And finally there was 2001. The once near-knighted George Shin and his chum Ray Woolridge, (probably not how his name is spelled but I don’t care) announced their intentions to relocate our team (OUR TEAM!) from the Queen City due to sagging interest. I’m sure it had more to do with them wanting to pad their bottom line, but then where is that not true in this world I suppose?
Players on that team stated that they fervently hoped they would not in fact leave Charlotte, and they played hard in order to try and make that happen. We advanced farther into the playoffs than any time before, sweeping the Miami Heat out of the first round and taking the Milwaukee Bucks all the way to the edge before going down in 7.
Oh man, that game six still makes me sad. We had a 10-point lead with like 5 minutes to go, and all we could do was watch helplessly as it slipped through our fingers. I remember ESPN Sport Center showing a kid in the lower rows crying his eyes out.
And that, in many ways, was the end of the Hornets’ tenure in our fine city. I think Charlotte was as eager to shirk the team as the team was to leave, as the city staged a vote to build a new arena that they knew would not pass. Then as soon as the team departed, they announced that they were building the arena anyway, and thus the league quickly granted us another team.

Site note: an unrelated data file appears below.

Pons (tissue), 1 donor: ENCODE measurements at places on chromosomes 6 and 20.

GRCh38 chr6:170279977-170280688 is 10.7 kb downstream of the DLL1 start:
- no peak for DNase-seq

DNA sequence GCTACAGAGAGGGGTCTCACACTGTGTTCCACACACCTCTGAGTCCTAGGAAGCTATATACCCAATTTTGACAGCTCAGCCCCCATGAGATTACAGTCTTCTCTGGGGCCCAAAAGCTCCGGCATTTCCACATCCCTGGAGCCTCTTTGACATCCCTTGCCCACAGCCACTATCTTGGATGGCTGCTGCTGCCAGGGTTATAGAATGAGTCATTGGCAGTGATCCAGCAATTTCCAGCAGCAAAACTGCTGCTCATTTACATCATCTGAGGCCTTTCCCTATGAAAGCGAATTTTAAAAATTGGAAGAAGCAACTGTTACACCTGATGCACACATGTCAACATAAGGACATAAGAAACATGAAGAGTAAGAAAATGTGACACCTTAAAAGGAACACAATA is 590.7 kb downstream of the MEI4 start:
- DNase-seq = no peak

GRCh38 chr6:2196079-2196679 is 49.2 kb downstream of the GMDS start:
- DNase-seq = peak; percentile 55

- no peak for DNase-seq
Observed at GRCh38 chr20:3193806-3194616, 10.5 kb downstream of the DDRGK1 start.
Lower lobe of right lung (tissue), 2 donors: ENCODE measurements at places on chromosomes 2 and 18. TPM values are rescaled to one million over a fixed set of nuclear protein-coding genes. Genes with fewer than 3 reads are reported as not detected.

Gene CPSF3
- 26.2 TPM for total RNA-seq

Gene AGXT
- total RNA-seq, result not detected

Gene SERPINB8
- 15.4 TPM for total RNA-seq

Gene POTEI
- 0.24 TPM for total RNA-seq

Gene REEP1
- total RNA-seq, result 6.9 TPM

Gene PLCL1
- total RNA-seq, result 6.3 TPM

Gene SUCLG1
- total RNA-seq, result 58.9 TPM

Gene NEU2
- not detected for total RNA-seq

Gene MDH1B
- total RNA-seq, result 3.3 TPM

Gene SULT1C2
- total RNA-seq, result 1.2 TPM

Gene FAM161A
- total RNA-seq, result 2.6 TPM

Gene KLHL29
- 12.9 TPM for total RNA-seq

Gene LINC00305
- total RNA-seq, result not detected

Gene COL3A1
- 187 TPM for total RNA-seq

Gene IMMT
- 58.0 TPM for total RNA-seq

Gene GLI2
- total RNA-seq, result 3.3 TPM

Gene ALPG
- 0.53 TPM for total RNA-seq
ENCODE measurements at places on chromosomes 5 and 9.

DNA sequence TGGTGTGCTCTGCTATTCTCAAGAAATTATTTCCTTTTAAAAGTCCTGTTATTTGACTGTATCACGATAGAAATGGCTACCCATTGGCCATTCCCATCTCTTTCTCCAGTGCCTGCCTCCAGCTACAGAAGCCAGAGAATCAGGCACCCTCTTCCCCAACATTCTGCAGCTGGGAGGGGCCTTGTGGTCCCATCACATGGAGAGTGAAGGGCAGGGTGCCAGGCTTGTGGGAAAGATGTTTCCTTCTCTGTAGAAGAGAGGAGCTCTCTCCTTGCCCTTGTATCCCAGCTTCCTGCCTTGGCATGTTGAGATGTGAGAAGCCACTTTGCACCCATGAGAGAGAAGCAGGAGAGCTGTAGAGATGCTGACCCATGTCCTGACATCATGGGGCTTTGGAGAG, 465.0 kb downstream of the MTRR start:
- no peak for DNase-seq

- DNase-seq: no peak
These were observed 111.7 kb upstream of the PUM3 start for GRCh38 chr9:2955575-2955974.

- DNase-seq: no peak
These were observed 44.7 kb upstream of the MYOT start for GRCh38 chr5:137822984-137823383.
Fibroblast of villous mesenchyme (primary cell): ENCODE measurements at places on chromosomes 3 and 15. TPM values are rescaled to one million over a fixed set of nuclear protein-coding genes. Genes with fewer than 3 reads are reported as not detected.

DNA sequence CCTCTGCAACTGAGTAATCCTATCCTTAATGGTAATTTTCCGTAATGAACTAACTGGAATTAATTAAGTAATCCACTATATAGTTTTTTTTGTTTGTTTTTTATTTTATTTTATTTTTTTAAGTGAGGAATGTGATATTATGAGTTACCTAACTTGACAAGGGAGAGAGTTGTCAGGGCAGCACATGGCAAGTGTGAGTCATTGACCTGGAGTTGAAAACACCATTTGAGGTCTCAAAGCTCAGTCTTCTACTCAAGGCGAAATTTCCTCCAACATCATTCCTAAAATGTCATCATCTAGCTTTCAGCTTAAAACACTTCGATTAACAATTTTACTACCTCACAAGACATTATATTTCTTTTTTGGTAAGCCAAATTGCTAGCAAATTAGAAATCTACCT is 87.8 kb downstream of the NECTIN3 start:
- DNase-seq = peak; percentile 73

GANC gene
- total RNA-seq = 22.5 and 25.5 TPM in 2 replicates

I went to that Bobcats season opener in 2004, with two of my cousins on a paratransit bus. It was kind of fun, as they opted to sit us down on the floor rather than in the way high up seats we had actually purchased. We ordered a pizza, placed the box down beside ourselves, took big cups of soda, and had fun making little old ladies nervous about our safety as we pranced around near the railings.
Unfortunately, the Cats have definitely not been able to capture that magic. I don’t really blame them though. Naturally, they’re dealing with an apathetic fan base and a lack of any really good players. Ok I kind of blame the ownership for that second issue, but, well.
Today, we at least put in a request to rename our team the Hornets, as New Orleans has abandoned it for the Pelicans (Pelicans?) It seems that if we are allowed the name change, it would not take effect until the 14-15 season.
Can a name really make a difference? I suppose not in and of itself it won’t. We’ll have to make a real go at building a team. But an example to which I have referred a lot is the Tampa Bay baseball team. They changed their name from the Devil Rays to just the Rays, and seemingly vaulted from being the butt of all jokes into the World Series overnight. So hey, who knows?